WWII veteran, POW visits Greencastle-Antrim High School

August 31, 2012|By ROXANN MILLER |
  • Col. Glenn Frazier describes his military experiences Friday at Greencastle-Antrim High School. In World War II Frazier fought in the Phillipines, survived the Bataan death march, three years of imprisonment and torture in Japanese prison camps.
By Kevin G. Gilbert/Staff Photographer

GREENCASTLE, Pa. — Highly decorated World War II veteran and best-selling author Col. Glenn Frazier was on a mission of sorts Friday when he stopped by Greencastle-Antrim High School.

The 88-year-old veteran and POW traveled with his wife, Terri, from Alabama to Chambersburg, Pa., to work on his second book, a complement to his memoir, “Hell’s Guest.”

On his way to his publisher, eGenCo. in Chambersburg, Frazier made a side trip to Greencastle to share his story with high school students enrolled in social studies and human rights literature classes.

“I talk to any and every school that I can. That’s my first priority,” Frazier said in a slow, Southern drawl.

“I want everybody in this United States to know the value of freedom. So many people take it for granted. Young kids don’t even talk that much about freedom. But it’s the most valuable asset a person has, regardless of what they have,” he said.

Frazier shared his experiences of fighting a losing effort to save the Philippine island of Luzon from the Japanese to the infamous six-day Bataan Death March and three years of torture in Japanese prisoner of war camps.

Frazier grew up in Lowndes County, Ala., in the 1930s and joined the Army at 16. From July 3, 1941, to Dec. 6, 1945, he served in the U.S. Army Pacific Theater and was serving in the Philippines when the Japanese attacked.

There’s so much that’s not told about World War II in history books, Frazier said.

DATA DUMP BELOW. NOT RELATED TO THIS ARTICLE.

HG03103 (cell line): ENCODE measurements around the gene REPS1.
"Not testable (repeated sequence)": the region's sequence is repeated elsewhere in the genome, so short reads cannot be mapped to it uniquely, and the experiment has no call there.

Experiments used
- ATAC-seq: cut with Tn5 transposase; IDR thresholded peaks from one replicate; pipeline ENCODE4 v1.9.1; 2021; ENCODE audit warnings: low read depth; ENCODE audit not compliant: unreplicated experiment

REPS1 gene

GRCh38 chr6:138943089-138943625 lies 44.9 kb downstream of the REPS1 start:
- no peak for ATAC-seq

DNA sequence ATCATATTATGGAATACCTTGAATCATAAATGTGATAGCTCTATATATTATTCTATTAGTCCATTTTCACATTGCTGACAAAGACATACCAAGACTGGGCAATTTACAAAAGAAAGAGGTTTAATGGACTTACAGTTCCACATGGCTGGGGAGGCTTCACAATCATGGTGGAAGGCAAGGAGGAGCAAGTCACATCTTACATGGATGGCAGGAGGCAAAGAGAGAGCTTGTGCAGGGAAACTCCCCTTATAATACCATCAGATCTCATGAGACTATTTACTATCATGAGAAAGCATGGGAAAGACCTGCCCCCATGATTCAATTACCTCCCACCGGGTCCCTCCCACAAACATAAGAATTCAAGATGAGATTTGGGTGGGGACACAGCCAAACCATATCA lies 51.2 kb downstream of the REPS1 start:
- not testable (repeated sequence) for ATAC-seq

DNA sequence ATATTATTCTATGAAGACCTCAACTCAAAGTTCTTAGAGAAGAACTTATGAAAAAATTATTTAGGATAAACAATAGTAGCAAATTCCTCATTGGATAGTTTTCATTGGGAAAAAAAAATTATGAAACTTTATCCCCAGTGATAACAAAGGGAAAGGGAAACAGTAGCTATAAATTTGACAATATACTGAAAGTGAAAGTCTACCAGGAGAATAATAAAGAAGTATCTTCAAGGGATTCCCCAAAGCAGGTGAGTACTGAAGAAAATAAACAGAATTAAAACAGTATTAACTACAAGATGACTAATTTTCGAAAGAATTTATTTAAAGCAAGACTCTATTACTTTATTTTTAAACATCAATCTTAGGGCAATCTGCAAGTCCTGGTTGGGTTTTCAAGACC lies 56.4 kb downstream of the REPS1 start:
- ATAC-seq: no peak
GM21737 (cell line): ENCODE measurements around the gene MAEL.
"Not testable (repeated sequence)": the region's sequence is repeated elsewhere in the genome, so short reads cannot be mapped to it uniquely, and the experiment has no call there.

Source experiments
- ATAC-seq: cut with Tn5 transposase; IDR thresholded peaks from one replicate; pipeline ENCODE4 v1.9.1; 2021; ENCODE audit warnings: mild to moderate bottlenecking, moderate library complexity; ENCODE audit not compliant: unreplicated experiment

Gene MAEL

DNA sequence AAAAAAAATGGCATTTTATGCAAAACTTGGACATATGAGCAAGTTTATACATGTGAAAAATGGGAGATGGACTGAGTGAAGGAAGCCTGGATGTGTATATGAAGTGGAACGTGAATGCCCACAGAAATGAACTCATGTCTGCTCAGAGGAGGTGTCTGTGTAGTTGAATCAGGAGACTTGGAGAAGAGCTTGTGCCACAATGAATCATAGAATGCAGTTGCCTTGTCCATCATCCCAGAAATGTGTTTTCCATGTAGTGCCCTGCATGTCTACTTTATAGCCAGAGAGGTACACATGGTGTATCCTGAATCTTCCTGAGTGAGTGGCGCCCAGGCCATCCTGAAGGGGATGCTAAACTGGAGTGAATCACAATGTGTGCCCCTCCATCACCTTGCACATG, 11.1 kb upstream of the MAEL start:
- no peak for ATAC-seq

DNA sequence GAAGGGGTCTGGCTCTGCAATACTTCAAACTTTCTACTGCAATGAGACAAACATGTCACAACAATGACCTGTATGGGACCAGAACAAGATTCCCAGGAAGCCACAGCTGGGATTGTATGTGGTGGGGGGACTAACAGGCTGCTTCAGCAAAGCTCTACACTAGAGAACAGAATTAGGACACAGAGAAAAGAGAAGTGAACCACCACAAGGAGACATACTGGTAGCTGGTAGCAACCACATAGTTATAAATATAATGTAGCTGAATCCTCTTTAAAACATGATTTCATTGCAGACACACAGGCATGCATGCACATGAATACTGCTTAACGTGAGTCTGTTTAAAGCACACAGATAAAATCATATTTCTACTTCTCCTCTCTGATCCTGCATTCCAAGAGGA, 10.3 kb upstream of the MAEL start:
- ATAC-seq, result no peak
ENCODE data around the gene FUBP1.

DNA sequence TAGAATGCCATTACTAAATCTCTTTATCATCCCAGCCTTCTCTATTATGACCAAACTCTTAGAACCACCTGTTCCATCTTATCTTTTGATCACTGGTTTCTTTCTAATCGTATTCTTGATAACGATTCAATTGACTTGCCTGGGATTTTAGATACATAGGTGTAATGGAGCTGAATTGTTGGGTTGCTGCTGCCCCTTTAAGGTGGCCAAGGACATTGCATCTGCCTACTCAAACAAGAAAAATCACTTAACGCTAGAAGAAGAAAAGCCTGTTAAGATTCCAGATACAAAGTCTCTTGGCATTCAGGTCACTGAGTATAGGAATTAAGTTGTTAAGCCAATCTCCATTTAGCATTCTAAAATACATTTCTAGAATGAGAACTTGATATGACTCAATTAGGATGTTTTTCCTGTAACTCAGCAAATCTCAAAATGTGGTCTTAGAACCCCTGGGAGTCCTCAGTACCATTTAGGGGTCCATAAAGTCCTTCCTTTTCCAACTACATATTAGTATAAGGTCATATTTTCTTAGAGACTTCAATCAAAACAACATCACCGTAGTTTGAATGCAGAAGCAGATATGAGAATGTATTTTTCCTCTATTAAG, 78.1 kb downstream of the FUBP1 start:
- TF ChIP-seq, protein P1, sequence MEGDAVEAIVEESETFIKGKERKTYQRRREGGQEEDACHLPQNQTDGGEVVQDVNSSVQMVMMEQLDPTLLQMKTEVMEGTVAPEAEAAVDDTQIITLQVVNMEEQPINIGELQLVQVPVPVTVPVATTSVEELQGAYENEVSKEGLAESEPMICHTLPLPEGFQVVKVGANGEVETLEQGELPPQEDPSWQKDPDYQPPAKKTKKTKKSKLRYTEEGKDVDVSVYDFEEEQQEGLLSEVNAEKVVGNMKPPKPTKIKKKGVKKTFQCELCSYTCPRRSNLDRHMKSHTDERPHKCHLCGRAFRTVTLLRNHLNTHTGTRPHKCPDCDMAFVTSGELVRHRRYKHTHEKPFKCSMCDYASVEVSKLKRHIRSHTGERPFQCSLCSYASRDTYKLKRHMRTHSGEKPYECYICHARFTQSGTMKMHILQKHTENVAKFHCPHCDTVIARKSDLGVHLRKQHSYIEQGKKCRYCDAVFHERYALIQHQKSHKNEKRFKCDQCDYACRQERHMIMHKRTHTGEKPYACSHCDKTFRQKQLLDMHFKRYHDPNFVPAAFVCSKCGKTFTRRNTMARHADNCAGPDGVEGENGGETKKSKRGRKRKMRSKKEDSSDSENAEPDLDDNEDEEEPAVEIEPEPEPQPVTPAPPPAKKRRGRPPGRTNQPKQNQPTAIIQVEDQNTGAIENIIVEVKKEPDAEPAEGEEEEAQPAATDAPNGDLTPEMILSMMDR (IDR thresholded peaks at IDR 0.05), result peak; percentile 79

“I feel I owe it to the families that didn’t make it, and to the people in the Philippines that sacrificed. You would not believe what the Japanese did to the Philippine people,” Frazier said. “We deserve to be heard in history, because we saved the invasion of Australia.”

No one knows that on Dec. 8, 1941, the Japanese hit us (on the Philippines) with bombs, Frazier said.

“We were hit with two times the force Pearl Harbor was hit with. They hit us with wave after wave of heavy bombs,” Frazier said.

Six-thousand people were killed and nobody ever knew that, Frazier said.

In April 1942, Frazier endured the Bataan Death March.

“It was six days and seven nights with no food, no water and no sleep,” he said.

During the march, he saw men beheaded, buried alive and driven over with military vehicles.

“When I got to the end of the march, I could not pick up my feet,” Frazier said.

After the death march, he survived horrific conditions at Camp O’Donnell.

On Oct. 20, 1942, he was sent to Japan for slave labor.

“I was told that I was a guest of the emperor of Japan, and we were treated worse than animals,” he said.

As a POW, Frazier survived double pneumonia, torture and isolation.

After the first atomic bomb dropped, Frazier and his fellow POWs were told to dig their own graves — 6 feet long by 4 feet deep by 2 feet wide. After the second bomb dropped, the guards at the POW camp left. Frazier and his fellow POWs left the camp and returned to the United States.

“Hell’s Guest” came out in September 2007 and chronicles Frazier’s journey through the war. Frazier’s second book, which is in the early stages, will focus on his journey after the war, according to eGenCo. owner Vishal Jetnarayan.

Greencastle-Antrim High School counselor Jenniffer Everetts spearheaded efforts to get Frazier to speak to the students.

“I feel like any time you have a real life story you can bring in to the students to make history come alive, I think it’s very important to take advantage of those opportunities,” she said.

Greencastle-Antrim sophomore Ali Moats found Frazier’s personal account very insightful.

“It was really interesting. I learned some things that I didn’t actually know about the war,” she said.

She was shocked by the horrific treatment POWs suffered in Japanese POW camps.

“The way they were treated really struck me,” Moats said.

“I think it’s really unique having someone here from back then because in a couple of years we won’t,” sophomore Samantha King said. “It’s cool to be able to hear their stories.” 

“I knew that his story would be engaging, and I just feel it’s important for these students to realize the importance of what his generation did for our country to preserve our freedom,” Everetts said.

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